The work done by the Inclusive Framework continues to have a real impact in ensuring a fairer international tax system that is responsive to the needs of countries around the world. To drive this process forward, it is critical that we move forward to make the Two Pillar Solution a reality, building on the work currently in progress and already carried out by the Inclusive Framework. Without the Two Pillar solution, the alternative is the re-emergence of uncoordinated, unilateral tax measures, leading to damaging tax and trade disputes and augmenting the current economic uncertainties.
Similarly, the release of the Crypto-Asset Reporting Framework will also ensure that the international tax system can adapt to the demands of an increasingly digitalised world, by building on the success of the Common Reporting Standard to provide transparency with regard to crypto-asset transactions. This will enable country tax transparency frameworks to remain up-to-date and effective.
Finally, the OECD’s Inclusive Forum on Carbon Mitigation Approaches seeks to support dialogue to increase global carbon mitigation efforts through data on and analysis of countries’ greenhouse gas reduction strategies. As the IFCMA now gets under way, we look forward to welcoming countries from around the globe, on an equal footing, to the first meeting of the IFCMA in Paris in February 2023.
[i] Statement on a Two-Pillar Solution to Address the Tax Challenges Arising from the Digitalisation of the Economy – 8 October 2021 (oecd.org)
[ii] OECD (2022), Progress Report on Amount A of Pillar One, Two-Pillar Solution to the Tax Challenges of the Digitalisation of the Economy, OECD/G20 Base Erosion and Profit Shifting Project, OECD, Paris, www.oecd.org/tax/beps/progress-report-on-amount-a-of-pillar-one-july-2022.pdf.
[iii] Progress Report on the Administration and Tax Certainty Aspects of Amount A of Pillar One – Two-Pillar Solution to the Tax Challenges of the Digitalisation of the Economy - OECD
[iv] OECD (2022), Tax Incentives and the Global Minimum Corporate Tax: Reconsidering Tax Incentives after the GloBE Rules, OECD Publishing, Paris, https://doi.org/10.1787/25d30b96-en.
[v] OECD (2022), OECD Secretary-General Tax Report to G20 Finance Ministers and Central Bank Governors, Indonesia, October 2022, OECD, Paris, www.oecd.org/g20/topics/international-taxation/oecd-secretary-general-tax-report-g20-finance-ministers-indonesia-october-2022.pdf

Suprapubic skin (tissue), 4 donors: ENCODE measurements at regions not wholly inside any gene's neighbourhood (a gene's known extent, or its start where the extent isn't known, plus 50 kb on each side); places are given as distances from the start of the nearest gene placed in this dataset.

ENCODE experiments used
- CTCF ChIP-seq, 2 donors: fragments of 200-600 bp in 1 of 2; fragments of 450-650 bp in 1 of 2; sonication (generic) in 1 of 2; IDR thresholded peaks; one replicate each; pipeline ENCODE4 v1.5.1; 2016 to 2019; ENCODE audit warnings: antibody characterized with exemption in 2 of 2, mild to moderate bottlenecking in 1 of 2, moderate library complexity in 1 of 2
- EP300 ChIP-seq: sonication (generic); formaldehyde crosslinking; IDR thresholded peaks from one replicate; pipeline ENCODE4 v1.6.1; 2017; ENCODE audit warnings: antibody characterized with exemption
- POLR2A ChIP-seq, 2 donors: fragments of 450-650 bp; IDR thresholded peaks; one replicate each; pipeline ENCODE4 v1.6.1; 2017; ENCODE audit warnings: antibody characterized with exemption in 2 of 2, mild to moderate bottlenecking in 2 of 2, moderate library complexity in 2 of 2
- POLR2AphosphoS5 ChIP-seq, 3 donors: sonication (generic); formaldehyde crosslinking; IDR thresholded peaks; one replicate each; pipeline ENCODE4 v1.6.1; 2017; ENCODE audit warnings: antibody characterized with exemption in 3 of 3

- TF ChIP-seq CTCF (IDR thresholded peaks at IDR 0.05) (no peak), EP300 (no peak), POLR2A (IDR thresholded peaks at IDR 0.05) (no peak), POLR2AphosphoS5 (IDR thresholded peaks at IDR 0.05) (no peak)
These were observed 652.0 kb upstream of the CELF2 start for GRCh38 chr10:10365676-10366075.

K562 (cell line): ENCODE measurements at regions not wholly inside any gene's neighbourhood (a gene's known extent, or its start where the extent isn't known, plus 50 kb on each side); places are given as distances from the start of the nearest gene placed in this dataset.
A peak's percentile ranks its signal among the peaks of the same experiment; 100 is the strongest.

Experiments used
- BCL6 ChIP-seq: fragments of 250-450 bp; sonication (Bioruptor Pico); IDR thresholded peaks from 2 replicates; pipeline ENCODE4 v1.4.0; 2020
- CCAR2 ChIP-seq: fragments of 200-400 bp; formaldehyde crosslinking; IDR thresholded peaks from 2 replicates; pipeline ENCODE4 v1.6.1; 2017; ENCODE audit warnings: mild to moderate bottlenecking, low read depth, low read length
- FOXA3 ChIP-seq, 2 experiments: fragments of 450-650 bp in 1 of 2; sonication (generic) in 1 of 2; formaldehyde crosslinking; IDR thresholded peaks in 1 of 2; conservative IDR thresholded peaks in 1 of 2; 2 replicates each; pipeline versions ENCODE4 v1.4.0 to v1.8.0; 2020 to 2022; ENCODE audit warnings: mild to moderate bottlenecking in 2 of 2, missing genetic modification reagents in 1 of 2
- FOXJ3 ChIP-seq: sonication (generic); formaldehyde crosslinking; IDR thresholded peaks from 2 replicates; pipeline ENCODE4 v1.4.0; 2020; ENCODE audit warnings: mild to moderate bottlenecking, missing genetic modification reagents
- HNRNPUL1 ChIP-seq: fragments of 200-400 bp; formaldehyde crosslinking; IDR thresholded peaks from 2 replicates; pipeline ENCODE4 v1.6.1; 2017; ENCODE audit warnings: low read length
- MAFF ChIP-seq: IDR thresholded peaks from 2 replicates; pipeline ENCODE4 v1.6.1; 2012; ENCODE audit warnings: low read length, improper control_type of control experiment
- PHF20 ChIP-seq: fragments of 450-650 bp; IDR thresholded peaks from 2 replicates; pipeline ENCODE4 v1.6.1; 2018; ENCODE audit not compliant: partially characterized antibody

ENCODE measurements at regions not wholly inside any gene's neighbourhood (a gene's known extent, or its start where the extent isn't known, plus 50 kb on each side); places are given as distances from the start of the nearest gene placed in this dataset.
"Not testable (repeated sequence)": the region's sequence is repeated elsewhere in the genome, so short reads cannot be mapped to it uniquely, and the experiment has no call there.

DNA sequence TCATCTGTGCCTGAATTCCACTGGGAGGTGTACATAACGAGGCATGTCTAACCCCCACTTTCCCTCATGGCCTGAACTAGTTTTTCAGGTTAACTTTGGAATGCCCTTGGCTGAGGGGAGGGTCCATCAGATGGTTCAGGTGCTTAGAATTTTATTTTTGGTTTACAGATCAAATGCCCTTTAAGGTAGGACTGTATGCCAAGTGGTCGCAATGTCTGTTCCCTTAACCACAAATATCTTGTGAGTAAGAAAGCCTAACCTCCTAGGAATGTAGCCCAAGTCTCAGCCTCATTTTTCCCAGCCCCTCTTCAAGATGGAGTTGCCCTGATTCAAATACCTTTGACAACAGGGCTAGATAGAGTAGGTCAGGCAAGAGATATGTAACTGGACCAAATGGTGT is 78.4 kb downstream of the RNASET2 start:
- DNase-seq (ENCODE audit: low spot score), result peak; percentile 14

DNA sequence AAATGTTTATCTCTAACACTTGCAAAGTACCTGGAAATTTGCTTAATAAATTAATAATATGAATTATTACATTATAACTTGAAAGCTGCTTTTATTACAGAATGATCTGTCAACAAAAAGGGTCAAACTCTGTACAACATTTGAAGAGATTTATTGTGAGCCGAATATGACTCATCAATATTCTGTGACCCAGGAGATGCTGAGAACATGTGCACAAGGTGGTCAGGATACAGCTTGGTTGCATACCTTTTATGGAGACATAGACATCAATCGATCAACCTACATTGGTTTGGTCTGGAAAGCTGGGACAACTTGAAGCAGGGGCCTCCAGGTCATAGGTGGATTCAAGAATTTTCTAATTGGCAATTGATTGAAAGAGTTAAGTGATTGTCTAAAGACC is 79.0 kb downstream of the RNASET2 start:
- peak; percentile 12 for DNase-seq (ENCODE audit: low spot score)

[vi] OECD (2022), Crypto-Asset Reporting Framework and Amendments to the Common Reporting Standard, OECD, Paris, https://www.oecd.org/tax/exchange-of-tax-information/crypto-asset-reporting-framework-and-amendments-tothe-common-reporting-standard.htm.
Pascal Saint-Amans is the Former Director of the Centre for Tax Policy and Administration at the OECD. Mr. Saint-Amans, a French national, joined the OECD in September 2007 where he played a key role in the advancement of the OECD tax transparency agenda in the context of the G20. Prior to his appointment as Director, he was the Head of the Global Forum on Transparency and Exchange of Information for Tax Purposes since 2009. Mr. Saint-Amans graduated from the National School of Administration (ENA) in 1996, and was an official in the French Ministry for Finance for nearly a decade.
Grace Perez-Navarro is the Director of the OECD’s Centre for Tax Policy and Administration. As such, she provides strategic direction to and leads the OECD’s tax work, both international and domestic. Having previously served as Deputy Director for over 15 years, she has played a key role in a number of projects including the recent establishment of the Inclusive Forum on Carbon Mitigation Approaches, the tax challenges of digitalisation, the Base Erosion and Profit Shifting (BEPS) Project, improving international tax cooperation, tackling illicit financial flows, promoting better tax policies and engaging developing countries in OECD tax work. Prior to becoming Deputy Director in 2007, she led the OECD’s tax work on bank secrecy, e-commerce, harmful tax practices, money laundering and tax crimes, countering bribery of foreign officials, and strengthening all forms of administrative cooperation between tax authorities.